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so they want to send a positive signal. get the tribe on their side, help firm up their leadership here. >> local politics. thanks so much, nic robertson. gadhafi's grown son hannibal is among the members of his family who entered algeria today. as dan rivers discovered, he left behind evidence his family behaved like animals. a quick word of caution, some of the images you are about to see are deeply disturbly. >> reporter: meet a 30-year-old ethiopian nanny who describes how she was horribly tortured by hannibal's wife. >> she took me to a bathroom and tied my hands behind my back and tied my feet. she taped my mouth. and she started pouring the boiling water on my head like this. >> reporter: her crime, she refused to beat hannibal's
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toddler who wouldn't stop crying. >> dan rivers joins us now from tripoli. dan, that story is absolutely heart breaking. it's horrifying. we know that hannibal himself may be in algeria. do we have any idea what's happened to the wife who this woman says did this to her? >> reporter: and the short answer is no, we don't. we understand from the algerians that hannibal has crossed the border into algeria, but his wife, aline, a former lebanese model, we don't know where she is. as far as we're aware, she's never been charged with anything. now, though, we're seeing what apparently, according to this ethiopian nanny is the most barbaric torture for no reason at all. >> what's been the international reaction to this story? is there any way to prosecute this woman?
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>> reporter: well, there's been a phenomenal reaction from viewers, from people going on to the website. we have been in touch with the state department, for example, in the u.s. i think there is an enormous amount of interest in her story. people clearly want to do something about it and we're working to try and make that happen in as effective a way as possible. the problems here on the ground are obvious. this is still a sort of hostile environment in every sense. so hospitals are difficult here, but we are trying to get something done to help this lady. >> hopefully, she can get some medical treatment. dan, you also got an exclusive look at the compound that was used by gadhafi's sons. i want to play that and talk to you at the other end about it. >> this is the main sitting room of a party house we think was used by colonel gadhafi's sons, hannibal and you can see it's full of the evidence of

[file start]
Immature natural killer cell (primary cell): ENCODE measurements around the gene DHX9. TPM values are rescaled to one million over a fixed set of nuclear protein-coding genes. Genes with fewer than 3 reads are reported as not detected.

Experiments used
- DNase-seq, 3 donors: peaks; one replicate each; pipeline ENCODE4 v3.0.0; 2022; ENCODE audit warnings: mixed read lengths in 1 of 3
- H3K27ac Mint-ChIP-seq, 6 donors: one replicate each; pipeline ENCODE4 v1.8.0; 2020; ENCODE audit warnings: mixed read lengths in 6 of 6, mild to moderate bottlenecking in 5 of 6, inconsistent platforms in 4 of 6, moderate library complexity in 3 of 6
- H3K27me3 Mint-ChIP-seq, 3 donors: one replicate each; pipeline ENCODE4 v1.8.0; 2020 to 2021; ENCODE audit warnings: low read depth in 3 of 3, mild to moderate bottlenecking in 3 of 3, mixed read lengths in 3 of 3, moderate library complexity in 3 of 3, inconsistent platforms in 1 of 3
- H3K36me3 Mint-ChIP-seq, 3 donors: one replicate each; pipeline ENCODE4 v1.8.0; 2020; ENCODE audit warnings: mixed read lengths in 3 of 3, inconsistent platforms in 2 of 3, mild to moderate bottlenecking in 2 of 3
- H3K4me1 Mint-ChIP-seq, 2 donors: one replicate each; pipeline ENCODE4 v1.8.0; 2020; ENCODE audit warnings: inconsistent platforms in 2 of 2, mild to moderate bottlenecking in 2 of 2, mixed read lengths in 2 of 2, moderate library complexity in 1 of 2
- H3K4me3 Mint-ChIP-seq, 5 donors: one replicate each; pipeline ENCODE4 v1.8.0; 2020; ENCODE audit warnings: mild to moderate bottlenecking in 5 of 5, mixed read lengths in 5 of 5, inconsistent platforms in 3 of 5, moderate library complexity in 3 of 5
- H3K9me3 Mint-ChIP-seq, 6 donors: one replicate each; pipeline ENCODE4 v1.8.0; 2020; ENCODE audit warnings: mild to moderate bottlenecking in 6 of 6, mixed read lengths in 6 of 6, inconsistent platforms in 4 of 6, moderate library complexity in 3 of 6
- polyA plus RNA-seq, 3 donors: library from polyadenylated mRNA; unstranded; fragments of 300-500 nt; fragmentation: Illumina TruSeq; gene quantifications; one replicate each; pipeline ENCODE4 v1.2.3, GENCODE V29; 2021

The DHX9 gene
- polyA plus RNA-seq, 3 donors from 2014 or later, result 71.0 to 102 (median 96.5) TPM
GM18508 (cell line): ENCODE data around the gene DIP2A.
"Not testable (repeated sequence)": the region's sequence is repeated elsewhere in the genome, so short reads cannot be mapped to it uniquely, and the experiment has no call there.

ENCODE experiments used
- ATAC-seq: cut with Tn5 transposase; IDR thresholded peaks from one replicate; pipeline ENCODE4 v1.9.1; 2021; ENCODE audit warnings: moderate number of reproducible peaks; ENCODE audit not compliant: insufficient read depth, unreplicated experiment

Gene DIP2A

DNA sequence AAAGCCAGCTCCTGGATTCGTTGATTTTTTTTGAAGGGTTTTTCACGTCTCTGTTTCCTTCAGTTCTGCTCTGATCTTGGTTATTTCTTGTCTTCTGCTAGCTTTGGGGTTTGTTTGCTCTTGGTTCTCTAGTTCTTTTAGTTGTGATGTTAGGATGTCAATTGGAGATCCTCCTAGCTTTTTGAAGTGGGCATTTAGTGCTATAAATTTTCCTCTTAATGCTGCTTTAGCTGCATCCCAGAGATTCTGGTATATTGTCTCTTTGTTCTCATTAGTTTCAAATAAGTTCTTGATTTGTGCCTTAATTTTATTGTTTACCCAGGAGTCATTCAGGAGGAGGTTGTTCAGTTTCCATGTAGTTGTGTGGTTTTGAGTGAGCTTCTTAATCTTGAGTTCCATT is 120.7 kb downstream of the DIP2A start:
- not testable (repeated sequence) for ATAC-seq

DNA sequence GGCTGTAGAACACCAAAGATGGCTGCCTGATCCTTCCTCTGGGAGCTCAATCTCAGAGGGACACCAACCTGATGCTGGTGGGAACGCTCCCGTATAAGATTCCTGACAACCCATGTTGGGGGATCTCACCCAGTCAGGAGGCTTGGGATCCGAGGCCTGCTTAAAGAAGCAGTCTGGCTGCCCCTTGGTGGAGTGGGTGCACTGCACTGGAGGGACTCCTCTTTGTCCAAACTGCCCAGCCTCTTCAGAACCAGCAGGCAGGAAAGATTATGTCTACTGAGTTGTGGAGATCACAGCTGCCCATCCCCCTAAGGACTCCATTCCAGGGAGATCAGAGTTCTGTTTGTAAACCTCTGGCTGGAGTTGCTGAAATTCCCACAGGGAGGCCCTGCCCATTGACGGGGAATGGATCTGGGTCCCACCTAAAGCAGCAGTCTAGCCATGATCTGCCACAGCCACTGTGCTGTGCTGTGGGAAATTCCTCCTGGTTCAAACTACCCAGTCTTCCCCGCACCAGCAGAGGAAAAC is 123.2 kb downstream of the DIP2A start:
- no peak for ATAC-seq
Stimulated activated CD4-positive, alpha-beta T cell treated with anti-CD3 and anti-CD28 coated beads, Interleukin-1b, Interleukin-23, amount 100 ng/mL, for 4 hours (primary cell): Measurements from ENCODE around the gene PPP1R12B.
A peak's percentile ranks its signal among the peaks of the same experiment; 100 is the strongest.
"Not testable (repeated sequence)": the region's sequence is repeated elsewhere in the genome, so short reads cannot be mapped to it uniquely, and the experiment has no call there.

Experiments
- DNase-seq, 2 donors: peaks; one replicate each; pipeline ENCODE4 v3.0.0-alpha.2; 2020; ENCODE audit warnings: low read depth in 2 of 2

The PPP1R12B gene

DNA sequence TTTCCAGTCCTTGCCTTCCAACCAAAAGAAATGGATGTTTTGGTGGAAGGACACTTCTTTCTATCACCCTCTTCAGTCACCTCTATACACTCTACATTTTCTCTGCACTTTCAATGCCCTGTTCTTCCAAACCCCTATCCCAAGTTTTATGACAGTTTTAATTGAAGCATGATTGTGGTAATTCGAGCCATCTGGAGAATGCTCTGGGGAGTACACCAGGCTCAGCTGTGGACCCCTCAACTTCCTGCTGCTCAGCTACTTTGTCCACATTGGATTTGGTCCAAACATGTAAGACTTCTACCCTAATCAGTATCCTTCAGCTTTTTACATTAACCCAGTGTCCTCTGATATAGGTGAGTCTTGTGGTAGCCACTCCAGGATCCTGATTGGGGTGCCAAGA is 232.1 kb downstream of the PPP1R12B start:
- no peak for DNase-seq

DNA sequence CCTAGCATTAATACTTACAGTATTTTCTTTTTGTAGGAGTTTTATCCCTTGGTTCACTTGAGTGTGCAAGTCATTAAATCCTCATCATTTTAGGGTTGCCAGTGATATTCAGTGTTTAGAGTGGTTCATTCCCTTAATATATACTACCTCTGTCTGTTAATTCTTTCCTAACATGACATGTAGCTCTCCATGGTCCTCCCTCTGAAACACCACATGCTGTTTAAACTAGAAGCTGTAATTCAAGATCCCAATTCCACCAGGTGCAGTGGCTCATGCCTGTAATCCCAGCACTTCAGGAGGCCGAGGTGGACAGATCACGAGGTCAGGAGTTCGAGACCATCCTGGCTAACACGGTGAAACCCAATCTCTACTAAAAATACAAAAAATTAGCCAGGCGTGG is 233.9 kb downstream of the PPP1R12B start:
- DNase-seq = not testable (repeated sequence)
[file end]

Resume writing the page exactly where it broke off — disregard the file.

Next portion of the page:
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drinking. there's dom perignon rose. vodka bottles. johnny walker blue label. this obviously looks like it was a big, expensive tv system. i think it was an awesome tv system. >> what kind of impact will these pictures have? >> reporter: well, i mean, we spoke to the rebel commander that is in charge now of that compound. he said he was disgusted by what he saw, shocked as well. he said colonel gadhafi gave the impression that he spent his whole life living a modest existence in a bedouin tent and to come in and see that, that was quite hard for them to take. but it's clear from what we have seen that the money was no object to the gadhafi sons and family. everything was the very best that money could buy. incredible decadence and overindulgence in these beach houses. it wasn't just one, but a series of villas.
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we were told in one that at one point before the rebels arrived dozens of swiss watches. we walked into another as they were rifling through hundreds of bottles of very expensive champagne. quite incredible scenes and scenes that are really difficult for the libyan people to stomach given the long 42 years of suffering under colonel gadhafi's regime. >> one would think. thank you so much, dan rivers for being with us. i'd like to add the note that the nanny who was burned has received an outpouring of concern from our viewers. cnn is working with humanitarian organizations and medical officials to get help for her. as soon as that is finalized we'll let you know how you can help. you can go to with us now from new york, we have cnn national security contributor fran townsend who advised president bush and now
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is on the external advisory boards of the cia and homeland security department. in may of 2010, she visited high-ranking libyan officials at the invitation of the libyan government and also with us is the national security analyst peter bergen with me here in washington. let me start with you, fran. the family is now or so we think part of it in algeria. what does this tell us about whether gadhafi's days are numbered? >> you know, gloria, it's interesting to me that where we find that they're in algeria because it was cnn that reported about a week ago that they had attempted to flee to tunisia where they refused to accept them. look, this i think all is part of gadhafi's exit from the scene, if you will. there's no question he wanted to find -- he clearly was looking to find safe haven for his family.